With the holiday here people tend to focus their minds on family and turkey dinners.Many are gearing up for the proverbial - over the river and through the woods - drama. Others still are counting down the minutes to BLACK FRIDAY and the onslaught of consumer hedonism. There is still a few who live for the inevitable football games that you can fall asleep to after the overindulgence at the dinner table kicks in. Whatever your notion of thanksgiving is, take the time to look around - really look around. Is there a neighbor who needs help? A mother struggling to juggle an anxious toddler and groceries at the store? What simple act could you do to make somebody ELSE feel cared for?
Mine came today on a coolish damp dreary day on the way home from work. I was driving along I-70 annoyed that the mist had ruined a carwash I had just done the day before. I was listening to christmas tunes and thinking about all the stuff that needed to be done before we celebrate Thanksgiving when I saw him...He was WALKING his bicycle along the side of the freeway. Traffic was blowing by him at 75mph kicking up wind and rain and making his westward travels very unpleasant. Nobody was probably even aware of his presence on the side of the road. I didn't even think of stopping until I got about a mile past him, and then something told me to turn around. I double backed around and came up and parked in front of him. The bike was a well worn mountain bike normally used for trail riding, loaded up with a tent and sleeping bag and seemingly everything you could want for a long trip. I asked if everything was alright and if he needed some help.
Edward, older hispanic man is blind in one eye. His hair was long and matted down from both the rain and his explanation that he hadn't showered in two weeks since he had begun his bicycle journey from NYC after a relationship breakup. He had been sleeping outside each night in parks while he was making his way to Denver to start a new life. You could see by the callouses on his hands (he wore no gloves) and the leathery texture of his skin that he was used to hard work out in the elements. I'm sure that this weather was still of no concern to him. We loaded up the bike in my truck and he asked me where the nearest hotel was since he was going to "treat" himself to a warm bed and shower. As he sat in the seat you could see how thin he really was...it looked like he hadn't eaten well in days. We talked the few minutes it took to get the the motel. Its strange how you can get a feel for someone in such a short time. The motel didn't really want to rent a room to him because of how he looked - well like a homeless guy which is really what he was. I prepaid a room for him and got him a meal never with him asking or implying that "could I". It was really humbling when he shook my hand in thanks and handed me all the money he had...here is a guy with almost nothing but the clothes on his back giving me his last few dollars. Obviously, I said no but the fact that he OFFERED to give whatever he had....it was very important to him to show his thanks.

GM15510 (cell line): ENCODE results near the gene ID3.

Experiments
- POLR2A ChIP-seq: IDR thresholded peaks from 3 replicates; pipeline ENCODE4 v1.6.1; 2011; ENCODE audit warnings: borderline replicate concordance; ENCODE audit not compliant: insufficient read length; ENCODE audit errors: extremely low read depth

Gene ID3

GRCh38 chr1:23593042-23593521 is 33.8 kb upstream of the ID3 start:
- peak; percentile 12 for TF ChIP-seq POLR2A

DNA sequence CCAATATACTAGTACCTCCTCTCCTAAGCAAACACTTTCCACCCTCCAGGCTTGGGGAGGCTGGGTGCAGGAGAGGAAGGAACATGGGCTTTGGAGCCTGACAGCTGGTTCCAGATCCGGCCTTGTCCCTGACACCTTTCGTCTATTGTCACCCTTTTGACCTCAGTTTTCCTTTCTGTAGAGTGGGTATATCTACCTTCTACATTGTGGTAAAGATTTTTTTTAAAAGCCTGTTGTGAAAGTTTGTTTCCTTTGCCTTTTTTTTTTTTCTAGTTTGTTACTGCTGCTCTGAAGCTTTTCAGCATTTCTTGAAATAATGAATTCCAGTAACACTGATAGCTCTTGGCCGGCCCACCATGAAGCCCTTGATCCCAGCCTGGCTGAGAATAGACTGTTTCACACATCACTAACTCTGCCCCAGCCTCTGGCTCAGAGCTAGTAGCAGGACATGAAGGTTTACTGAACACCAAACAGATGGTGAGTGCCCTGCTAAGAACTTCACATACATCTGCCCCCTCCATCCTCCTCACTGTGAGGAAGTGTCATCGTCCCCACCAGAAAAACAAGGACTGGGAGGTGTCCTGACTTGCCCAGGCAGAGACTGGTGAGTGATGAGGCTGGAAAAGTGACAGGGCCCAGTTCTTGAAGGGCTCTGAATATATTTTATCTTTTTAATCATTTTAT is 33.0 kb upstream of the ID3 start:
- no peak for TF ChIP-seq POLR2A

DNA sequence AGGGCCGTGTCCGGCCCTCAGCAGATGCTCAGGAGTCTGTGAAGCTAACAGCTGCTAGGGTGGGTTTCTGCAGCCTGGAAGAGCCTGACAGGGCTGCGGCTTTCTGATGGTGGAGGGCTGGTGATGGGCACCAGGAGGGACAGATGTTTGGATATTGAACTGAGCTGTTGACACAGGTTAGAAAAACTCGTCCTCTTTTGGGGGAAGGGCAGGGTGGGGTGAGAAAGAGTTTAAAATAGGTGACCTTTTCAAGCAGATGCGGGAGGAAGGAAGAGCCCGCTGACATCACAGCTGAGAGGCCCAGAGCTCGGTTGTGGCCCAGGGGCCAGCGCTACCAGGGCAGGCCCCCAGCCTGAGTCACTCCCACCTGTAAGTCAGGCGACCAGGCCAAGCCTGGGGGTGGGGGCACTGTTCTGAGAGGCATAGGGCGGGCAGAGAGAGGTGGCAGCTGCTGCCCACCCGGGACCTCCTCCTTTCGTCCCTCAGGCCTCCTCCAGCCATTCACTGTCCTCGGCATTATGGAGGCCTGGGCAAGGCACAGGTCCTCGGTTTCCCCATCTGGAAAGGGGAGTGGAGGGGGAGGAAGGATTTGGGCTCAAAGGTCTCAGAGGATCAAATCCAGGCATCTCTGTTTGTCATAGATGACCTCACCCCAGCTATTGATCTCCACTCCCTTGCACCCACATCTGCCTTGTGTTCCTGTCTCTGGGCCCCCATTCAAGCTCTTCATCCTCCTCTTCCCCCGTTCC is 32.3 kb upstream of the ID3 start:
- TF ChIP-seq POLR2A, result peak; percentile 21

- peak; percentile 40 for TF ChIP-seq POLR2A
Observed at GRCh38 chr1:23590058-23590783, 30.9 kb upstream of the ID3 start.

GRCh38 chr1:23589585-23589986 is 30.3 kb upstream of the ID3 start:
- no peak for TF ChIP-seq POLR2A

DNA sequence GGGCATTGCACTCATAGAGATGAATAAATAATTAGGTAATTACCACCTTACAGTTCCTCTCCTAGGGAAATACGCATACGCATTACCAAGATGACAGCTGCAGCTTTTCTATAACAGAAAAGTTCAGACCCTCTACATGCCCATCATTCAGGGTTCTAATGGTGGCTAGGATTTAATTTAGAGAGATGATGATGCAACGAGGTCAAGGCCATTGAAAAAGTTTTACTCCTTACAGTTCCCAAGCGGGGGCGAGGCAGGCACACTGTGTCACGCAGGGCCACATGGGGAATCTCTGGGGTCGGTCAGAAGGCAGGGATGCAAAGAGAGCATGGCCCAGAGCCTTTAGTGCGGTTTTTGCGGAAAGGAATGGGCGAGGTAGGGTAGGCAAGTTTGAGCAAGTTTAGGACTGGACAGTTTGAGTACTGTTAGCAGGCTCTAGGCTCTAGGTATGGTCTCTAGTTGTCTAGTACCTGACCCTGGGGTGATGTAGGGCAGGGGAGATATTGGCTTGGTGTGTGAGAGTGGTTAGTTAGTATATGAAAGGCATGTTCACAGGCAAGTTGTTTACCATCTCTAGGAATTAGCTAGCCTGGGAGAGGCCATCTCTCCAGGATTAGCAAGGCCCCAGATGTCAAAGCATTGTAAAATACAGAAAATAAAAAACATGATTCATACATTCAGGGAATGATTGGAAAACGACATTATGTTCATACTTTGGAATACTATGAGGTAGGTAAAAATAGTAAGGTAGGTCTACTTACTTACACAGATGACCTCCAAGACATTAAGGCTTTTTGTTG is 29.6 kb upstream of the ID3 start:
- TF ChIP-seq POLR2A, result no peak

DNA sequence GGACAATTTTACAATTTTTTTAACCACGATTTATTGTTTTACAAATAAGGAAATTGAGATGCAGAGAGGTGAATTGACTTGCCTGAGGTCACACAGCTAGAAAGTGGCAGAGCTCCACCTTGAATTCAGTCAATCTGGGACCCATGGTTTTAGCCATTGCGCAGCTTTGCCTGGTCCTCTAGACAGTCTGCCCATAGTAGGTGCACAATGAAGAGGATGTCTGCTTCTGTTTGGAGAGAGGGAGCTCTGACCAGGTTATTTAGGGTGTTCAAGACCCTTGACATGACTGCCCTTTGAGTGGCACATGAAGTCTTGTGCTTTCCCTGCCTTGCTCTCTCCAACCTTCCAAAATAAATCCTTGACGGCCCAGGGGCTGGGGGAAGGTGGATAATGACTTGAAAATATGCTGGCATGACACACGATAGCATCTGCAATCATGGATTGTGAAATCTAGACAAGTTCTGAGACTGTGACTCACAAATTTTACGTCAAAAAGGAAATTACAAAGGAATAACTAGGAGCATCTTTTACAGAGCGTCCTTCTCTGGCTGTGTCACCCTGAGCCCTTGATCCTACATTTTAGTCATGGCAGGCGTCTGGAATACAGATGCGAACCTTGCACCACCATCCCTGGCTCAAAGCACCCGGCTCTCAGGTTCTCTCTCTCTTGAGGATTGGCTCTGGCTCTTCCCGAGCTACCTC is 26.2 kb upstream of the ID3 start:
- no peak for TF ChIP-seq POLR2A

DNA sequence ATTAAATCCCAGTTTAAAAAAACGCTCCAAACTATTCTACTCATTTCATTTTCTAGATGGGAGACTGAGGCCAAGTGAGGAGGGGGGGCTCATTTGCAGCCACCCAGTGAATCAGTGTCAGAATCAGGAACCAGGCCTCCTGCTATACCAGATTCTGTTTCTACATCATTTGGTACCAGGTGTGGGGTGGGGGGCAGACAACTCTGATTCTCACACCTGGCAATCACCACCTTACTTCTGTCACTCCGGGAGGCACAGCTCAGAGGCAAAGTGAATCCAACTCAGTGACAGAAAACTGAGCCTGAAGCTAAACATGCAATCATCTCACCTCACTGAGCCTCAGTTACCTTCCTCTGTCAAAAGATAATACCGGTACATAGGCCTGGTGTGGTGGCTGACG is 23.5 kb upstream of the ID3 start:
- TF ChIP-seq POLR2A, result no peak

Isn't this the spirit of giving and thankfulness that we want to share during the holiday season? I will probably never see him again but I don't think his memory will ever leave me. Thank you Edward.